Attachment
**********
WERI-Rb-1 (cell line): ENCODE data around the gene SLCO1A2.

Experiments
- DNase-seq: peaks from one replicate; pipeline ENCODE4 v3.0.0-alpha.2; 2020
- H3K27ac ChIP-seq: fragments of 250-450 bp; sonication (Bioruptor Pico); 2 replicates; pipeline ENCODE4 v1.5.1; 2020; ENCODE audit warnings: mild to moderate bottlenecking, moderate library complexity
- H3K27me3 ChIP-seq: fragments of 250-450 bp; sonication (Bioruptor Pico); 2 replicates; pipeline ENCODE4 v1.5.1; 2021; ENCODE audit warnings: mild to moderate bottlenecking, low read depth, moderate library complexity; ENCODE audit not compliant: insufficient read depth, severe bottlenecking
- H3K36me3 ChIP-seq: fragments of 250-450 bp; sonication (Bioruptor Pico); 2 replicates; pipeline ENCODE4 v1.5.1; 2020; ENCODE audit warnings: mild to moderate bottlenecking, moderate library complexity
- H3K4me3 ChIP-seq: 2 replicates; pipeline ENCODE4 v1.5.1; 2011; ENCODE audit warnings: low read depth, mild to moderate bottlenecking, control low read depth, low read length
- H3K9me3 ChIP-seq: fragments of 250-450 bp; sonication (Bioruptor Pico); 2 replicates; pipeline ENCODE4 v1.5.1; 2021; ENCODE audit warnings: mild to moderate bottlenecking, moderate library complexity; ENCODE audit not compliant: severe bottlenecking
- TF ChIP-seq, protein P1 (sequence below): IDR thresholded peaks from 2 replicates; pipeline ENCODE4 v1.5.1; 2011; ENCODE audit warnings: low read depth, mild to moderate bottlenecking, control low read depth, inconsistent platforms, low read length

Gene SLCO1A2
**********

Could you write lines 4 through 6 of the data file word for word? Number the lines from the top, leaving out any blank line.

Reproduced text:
- H3K27ac ChIP-seq: fragments of 250-450 bp; sonication (Bioruptor Pico); 2 replicates; pipeline ENCODE4 v1.5.1; 2020; ENCODE audit warnings: mild to moderate bottlenecking, moderate library complexity
- H3K27me3 ChIP-seq: fragments of 250-450 bp; sonication (Bioruptor Pico); 2 replicates; pipeline ENCODE4 v1.5.1; 2021; ENCODE audit warnings: mild to moderate bottlenecking, low read depth, moderate library complexity; ENCODE audit not compliant: insufficient read depth, severe bottlenecking
- H3K36me3 ChIP-seq: fragments of 250-450 bp; sonication (Bioruptor Pico); 2 replicates; pipeline ENCODE4 v1.5.1; 2020; ENCODE audit warnings: mild to moderate bottlenecking, moderate library complexity